Pretty soon new, Leonard Cohen will arrive in my home county of Sligo to play two concerts in the grounds of Lissadell House.
This is the same Lissadell House where Sligo’s beloved poet W B Yeats spent so much time and became so enchanted with the area. So enchanted that he effectively wrote his own epitaph in a poem which set out where his final resting place should be and exactly what words should be cut into his headstone:
“Under bare Ben Bulben's head
In Drumcliff churchyard Yeats is laid.
An ancestor was rector there
Long years ago, a church stands near,
By the road an ancient cross.
No marble, no conventional phrase;
On limestone quarried near the spot
By his command these words are cut:
Cast a cold eye
On life, on death.
Horseman, pass by”
And these last three enigmatic lines are indeed cut into limestone ‘quarried near the spot’. The poem is like a treasure map and Yeats' grave is there to be found at the end of it, exactly as one would expect.
So it seems likely to me that the great poetic soul of Leonard Cohen will be drawn the few miles up the road from Lissadell House to visit this much-visited place.
I bet he will.
But what I also wonder is whether he will be tempted to seek out the island on Lough Gill made famous by a much earlier Yeats Poem. Will he, too, “Arise and go now, go to Innisfree”?
If you are, indeed, thinking that way, Leonard my lad, (yes, I know you read this) well, let me give you the inside scoop on Innisfree.
Because I know Lough Gill. I grew up on the Garavogue river and I fished on the lake for salmon with my brothers on freezing New Years Days where you wouldn’t send a dog outside. I’ve sat in placid bays of an spring evening among the dark spent mayflies and watched the trout suck them down without causing hardly a ripple on the water.
I was never the fisherman my brothers or, of course, my Dad was but I knew the lake all the same.
So let me tell you about Innisfree.
There are boats and buses that will take you to Innisfree and they are completely honest and well-meaning, for the island they will show you is indeed called Innisfree. And you will probably be bewildered and a little disappointed because all you will see is a tiny tree-laden island not far off the shore with no room for docks or moorings let alone beehives or wattle huts.
For this is Innisfree… but it is not Yeats’ Innisfree.
Yeats’ Innisfree is out on the lake and is harder to get to and it is bigger and more sprawling and more baffling. It is called Church Island. This is Yeats’ Innisfree.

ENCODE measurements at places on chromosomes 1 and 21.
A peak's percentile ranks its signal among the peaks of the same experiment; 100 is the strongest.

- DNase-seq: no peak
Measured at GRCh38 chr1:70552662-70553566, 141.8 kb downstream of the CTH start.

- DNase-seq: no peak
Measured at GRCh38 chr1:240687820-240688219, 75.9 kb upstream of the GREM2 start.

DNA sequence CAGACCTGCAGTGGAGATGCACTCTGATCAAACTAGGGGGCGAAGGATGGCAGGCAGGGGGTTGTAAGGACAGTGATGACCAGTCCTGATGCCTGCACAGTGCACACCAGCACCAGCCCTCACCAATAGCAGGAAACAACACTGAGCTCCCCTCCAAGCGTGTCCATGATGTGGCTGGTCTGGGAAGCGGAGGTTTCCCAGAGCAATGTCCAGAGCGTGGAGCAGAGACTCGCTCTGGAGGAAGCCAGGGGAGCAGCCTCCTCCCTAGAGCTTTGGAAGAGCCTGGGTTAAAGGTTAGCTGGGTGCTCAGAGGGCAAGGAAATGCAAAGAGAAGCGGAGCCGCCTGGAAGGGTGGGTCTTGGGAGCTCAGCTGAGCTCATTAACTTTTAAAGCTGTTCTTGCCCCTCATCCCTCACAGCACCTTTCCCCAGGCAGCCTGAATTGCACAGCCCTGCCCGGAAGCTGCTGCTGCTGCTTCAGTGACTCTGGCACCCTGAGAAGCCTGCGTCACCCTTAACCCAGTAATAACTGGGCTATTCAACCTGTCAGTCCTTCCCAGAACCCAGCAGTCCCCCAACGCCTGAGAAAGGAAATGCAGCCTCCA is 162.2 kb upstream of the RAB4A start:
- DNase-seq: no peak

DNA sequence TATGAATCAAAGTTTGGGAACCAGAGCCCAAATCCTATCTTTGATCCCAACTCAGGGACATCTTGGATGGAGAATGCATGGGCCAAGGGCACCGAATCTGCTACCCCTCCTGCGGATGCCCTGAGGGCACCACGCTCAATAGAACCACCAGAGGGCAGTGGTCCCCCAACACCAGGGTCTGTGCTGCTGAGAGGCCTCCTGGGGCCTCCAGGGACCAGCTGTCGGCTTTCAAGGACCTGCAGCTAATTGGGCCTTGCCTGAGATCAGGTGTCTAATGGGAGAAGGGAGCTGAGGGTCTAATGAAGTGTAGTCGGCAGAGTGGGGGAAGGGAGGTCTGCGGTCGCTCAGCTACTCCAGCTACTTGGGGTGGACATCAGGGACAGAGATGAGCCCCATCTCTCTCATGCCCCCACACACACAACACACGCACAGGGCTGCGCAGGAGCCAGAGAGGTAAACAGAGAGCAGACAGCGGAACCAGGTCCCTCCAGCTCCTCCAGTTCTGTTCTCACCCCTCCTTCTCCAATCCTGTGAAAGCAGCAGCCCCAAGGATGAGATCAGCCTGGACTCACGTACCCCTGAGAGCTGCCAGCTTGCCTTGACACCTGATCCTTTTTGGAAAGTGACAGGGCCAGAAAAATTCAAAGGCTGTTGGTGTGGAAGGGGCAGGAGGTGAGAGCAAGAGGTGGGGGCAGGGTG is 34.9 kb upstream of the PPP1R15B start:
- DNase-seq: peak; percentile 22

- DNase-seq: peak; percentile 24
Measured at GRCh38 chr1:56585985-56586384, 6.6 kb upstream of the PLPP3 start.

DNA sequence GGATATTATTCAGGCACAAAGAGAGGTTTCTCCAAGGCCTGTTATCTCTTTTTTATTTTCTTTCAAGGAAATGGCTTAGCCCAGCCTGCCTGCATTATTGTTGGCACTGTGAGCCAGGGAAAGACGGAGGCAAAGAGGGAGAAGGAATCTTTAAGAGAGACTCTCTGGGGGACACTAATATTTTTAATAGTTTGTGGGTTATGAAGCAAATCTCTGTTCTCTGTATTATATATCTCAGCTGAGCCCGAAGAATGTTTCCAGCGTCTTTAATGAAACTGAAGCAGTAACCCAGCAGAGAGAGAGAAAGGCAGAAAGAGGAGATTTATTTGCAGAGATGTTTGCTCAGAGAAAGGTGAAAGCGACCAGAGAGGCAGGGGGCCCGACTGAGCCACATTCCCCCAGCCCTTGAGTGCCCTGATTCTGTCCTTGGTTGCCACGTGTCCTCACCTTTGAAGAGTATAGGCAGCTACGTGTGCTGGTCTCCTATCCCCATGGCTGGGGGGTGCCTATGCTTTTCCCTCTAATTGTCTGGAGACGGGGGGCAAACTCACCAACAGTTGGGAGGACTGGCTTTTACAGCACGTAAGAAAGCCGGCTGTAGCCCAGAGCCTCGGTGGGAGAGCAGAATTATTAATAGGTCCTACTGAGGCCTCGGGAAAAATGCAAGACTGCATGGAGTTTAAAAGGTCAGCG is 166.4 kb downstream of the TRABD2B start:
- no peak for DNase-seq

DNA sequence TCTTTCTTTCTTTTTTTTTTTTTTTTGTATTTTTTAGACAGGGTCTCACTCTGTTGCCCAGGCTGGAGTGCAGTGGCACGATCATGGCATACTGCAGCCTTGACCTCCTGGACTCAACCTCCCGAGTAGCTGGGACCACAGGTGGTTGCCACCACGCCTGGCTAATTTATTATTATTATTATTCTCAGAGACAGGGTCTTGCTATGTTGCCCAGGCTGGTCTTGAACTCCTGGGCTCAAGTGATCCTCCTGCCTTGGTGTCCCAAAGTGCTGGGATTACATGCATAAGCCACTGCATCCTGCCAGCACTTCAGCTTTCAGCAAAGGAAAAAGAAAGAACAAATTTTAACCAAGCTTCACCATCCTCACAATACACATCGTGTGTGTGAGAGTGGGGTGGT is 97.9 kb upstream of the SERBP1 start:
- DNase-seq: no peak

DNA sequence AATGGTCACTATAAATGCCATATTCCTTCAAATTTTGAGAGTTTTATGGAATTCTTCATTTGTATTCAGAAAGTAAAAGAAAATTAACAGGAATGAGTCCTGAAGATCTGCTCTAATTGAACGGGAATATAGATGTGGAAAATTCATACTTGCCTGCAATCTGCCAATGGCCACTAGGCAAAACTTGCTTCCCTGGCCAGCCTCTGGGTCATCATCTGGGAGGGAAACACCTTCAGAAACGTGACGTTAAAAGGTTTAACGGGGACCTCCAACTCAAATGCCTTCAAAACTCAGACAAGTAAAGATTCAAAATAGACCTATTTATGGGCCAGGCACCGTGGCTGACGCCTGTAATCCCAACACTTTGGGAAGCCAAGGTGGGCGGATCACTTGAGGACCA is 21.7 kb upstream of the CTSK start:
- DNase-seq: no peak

Back in those days when we went fishing, we would often pull into a sheltered bay on Church Island for the ‘tea’. We would light a small fire with twigs and would boil a black crusty kettle with no lid. We would have white bread sandwiches and, more often than not, watch the rain plant circles out on the lake. And the smells that haunt us from those times are not of the island or the lake but rather they are of the things we brought there ourselves and the things we did there ourselves. The wet wood we caused to smoke in the fire, the petrol dripped from the Seagull ‘Forty Plus’ outboard motors that stained the water with flat rainbows.
And what of Yeats? Well he had been here long before us. Yes here, not on some tiny tree-ridden rock a stone’s throw from the shore, here lost on this island. He took the name from the other little island and put it here for his literary purposes. Why would he not? He was a Poet, it was what he did.
You can look this up on the internet, you can check it out. But, unless you look quite hard, you won’t find anything of what I am telling you here. Perhaps I am just making it up, I can’t say who told it to me because I don’t really know.
But the final proof is out there, on Church Island, because Peace is indeed there, still, and it still comes dropping slow.
It really does.
You may think this is all rubbish, that’s okay. I know in my heart that I’m right.
And if you go there, Leonard – or any of you – then you will know it too.